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or to present the considerations which should urge them to do it. Now, let me ask, while this exercise is going forward, upon whom does the responsibility of it chiefly come? Is it the duty of a minister to interest the people, or that of the people to be interested by their own efforts, in the message the minister brings? Are you, in receiving a message from above, to reject it, or listen to it carelessly, and with an inattentive and listless air, because it is not presented in such a manner as to compel you, by the novelty of its illustrations or the beauty of its diction, to give it your regard?

A farmer sends his boys into a field to spend the day in work. He tells them what to do for an hour, and says that after that time he shall send a man to explain to them how they are to proceed through the day. The boys go on with their work until at length the expected messenger appears. He begins to tell them how the land is to to be ploughed, orin what way the father wishes the seed to be put in the ground. The boys listen to him a minute or two, until one perceiving some oddity in the man's manner, bursts into a laugh—another sits down on a green bank under a tree, and gradually falls into a state of drowsy insensibility,—a third looks away with a vacant countenance upon the hills and mountains around, utterly regardless of the message. The boys consequently do not learn what their father wishes them to do, and do not do it, and when night comes, and they are called to account for the labours of the day, they try to justify themselves with this preposterous excuse: " Why," they say to their father, "the man you sent us was not an interesting man, and so we did not pay any attention to his message. He had no talent at making his mode of explanation novel and striking, and so we did not listen to it." "I could not possibly fix my attention," says one. "He was a very sleepy talker," says another; "I could not keep awake." He was dressed so," says a third, "and he had such a tone that I could not help laughing at him."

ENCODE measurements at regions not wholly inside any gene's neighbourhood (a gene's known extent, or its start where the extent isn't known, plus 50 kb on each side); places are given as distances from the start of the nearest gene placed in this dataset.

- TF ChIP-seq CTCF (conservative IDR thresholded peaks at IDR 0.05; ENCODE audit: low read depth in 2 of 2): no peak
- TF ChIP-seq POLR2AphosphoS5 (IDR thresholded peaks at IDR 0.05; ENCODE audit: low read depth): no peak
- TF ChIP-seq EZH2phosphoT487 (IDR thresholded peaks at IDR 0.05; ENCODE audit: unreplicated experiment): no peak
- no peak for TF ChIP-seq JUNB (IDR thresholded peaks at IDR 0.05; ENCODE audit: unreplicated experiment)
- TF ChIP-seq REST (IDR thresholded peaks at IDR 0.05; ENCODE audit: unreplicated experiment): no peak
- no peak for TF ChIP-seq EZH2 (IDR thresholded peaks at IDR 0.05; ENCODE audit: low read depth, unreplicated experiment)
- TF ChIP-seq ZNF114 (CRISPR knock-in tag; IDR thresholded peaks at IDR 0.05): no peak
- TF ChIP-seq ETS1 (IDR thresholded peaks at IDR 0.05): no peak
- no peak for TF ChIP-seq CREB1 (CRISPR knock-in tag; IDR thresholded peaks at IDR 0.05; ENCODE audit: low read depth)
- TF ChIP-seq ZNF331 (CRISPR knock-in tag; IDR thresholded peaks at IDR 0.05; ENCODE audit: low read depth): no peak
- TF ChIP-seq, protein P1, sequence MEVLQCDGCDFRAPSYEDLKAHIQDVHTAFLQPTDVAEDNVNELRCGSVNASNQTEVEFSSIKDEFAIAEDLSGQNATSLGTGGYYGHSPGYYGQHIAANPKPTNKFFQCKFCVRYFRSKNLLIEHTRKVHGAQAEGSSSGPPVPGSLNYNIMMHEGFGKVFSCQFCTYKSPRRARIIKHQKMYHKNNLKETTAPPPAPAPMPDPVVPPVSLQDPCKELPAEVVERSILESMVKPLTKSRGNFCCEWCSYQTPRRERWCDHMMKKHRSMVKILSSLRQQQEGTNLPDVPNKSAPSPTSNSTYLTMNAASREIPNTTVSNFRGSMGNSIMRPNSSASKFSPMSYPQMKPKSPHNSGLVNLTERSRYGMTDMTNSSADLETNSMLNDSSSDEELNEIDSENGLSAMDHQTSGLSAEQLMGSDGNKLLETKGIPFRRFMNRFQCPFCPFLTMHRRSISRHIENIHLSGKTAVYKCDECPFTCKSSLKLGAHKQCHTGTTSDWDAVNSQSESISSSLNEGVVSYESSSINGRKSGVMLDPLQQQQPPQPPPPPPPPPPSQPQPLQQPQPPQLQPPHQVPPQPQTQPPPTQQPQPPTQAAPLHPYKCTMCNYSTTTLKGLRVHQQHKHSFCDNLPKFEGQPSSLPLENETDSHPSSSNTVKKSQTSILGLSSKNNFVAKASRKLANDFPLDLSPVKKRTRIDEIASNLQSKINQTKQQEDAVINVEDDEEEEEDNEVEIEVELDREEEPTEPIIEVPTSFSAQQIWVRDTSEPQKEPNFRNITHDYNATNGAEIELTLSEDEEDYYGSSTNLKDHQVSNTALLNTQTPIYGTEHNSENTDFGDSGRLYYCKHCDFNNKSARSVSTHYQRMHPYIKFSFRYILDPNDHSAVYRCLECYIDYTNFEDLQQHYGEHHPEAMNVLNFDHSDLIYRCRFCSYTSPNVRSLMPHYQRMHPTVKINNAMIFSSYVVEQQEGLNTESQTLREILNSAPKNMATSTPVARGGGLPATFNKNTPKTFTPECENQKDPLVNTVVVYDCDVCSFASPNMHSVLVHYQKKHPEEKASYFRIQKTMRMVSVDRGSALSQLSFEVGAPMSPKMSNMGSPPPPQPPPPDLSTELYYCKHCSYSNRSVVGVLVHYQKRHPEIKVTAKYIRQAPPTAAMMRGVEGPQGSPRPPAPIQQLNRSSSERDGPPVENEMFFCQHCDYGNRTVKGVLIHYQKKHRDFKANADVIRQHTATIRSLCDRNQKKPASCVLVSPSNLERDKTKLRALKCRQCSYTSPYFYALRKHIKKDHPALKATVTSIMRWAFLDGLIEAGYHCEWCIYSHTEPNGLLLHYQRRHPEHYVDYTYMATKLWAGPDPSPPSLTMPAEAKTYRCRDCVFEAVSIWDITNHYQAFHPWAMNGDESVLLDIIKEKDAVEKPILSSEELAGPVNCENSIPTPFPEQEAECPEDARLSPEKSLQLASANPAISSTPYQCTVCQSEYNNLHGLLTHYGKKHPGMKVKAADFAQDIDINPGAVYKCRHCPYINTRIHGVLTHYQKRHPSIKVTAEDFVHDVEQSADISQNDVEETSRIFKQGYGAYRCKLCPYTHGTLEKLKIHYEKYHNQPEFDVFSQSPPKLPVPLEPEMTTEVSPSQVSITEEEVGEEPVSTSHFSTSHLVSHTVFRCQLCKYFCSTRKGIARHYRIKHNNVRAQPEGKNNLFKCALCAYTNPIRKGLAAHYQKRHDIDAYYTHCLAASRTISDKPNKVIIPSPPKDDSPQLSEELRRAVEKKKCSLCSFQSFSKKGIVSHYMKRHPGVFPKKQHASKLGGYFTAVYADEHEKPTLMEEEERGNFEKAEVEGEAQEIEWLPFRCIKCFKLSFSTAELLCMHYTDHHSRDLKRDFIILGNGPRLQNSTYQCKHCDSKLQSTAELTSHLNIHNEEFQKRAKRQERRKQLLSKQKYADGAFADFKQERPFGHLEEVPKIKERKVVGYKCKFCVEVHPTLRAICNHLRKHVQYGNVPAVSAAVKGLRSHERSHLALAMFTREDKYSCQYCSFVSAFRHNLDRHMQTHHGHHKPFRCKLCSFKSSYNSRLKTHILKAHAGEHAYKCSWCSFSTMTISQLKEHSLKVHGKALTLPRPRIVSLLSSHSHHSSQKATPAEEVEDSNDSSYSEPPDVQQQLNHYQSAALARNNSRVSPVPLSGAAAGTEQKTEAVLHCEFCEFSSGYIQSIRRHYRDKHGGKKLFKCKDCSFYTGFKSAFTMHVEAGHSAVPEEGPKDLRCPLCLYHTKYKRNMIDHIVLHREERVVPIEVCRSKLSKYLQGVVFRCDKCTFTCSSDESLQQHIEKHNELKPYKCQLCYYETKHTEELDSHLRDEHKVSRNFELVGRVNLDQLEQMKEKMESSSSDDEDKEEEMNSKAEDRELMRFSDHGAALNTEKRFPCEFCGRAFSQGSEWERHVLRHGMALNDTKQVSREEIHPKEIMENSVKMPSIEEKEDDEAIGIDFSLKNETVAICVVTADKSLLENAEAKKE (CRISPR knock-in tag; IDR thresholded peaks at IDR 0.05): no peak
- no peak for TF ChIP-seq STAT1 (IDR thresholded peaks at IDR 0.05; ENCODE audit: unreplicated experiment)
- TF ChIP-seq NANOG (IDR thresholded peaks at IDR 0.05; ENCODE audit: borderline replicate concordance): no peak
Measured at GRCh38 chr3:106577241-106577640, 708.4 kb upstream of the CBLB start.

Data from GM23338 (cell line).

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Such are the excuses which many persons give for not giving heed to religious instruction on the Sabbath. They try to throw off all responsibility upon the minister, and if he does not awaken, by the power of his genius, an interest in their minds, they consider themselves entirely excused from feeling any. They say in substance to themselves,—“We know we have disobeyed God, and he is sending us messen

gers to communicate to us the offers of forgiveness for the past and direction for the future, but unless he sends us agreeable and ingenious and eloquent men, we will pay no attention to any of them."